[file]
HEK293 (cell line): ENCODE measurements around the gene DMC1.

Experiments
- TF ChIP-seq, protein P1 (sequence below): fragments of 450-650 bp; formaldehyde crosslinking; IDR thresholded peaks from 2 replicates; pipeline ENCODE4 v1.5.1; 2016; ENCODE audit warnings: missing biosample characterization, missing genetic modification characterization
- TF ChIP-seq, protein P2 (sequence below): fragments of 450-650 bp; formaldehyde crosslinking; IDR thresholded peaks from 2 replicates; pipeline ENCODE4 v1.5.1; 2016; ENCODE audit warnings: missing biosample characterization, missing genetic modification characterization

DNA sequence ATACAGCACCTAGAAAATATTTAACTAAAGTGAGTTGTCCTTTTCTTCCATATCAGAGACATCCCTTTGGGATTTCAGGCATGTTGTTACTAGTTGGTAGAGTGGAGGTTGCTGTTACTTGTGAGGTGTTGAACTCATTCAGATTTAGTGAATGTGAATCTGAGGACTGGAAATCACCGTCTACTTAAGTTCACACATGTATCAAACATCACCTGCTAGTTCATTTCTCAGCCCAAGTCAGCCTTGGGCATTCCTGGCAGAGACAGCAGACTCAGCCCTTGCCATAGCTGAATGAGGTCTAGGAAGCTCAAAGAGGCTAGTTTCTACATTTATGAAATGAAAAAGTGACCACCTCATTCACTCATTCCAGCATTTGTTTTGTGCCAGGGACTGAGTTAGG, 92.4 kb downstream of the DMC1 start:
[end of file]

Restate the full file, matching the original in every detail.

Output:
HEK293 (cell line): ENCODE measurements around the gene DMC1.

Experiments
- TF ChIP-seq, protein P1 (sequence below): fragments of 450-650 bp; formaldehyde crosslinking; IDR thresholded peaks from 2 replicates; pipeline ENCODE4 v1.5.1; 2016; ENCODE audit warnings: missing biosample characterization, missing genetic modification characterization
- TF ChIP-seq, protein P2 (sequence below): fragments of 450-650 bp; formaldehyde crosslinking; IDR thresholded peaks from 2 replicates; pipeline ENCODE4 v1.5.1; 2016; ENCODE audit warnings: missing biosample characterization, missing genetic modification characterization

DNA sequence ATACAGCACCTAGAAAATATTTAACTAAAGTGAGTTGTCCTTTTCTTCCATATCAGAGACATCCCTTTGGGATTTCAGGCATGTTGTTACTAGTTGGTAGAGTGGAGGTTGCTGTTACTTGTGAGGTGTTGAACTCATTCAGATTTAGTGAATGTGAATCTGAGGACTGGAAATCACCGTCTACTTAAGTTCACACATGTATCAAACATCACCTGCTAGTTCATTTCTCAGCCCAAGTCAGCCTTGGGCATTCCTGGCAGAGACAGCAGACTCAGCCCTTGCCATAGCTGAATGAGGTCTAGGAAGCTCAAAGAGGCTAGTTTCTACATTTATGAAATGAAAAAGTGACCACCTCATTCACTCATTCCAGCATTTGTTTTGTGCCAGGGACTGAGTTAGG, 92.4 kb downstream of the DMC1 start: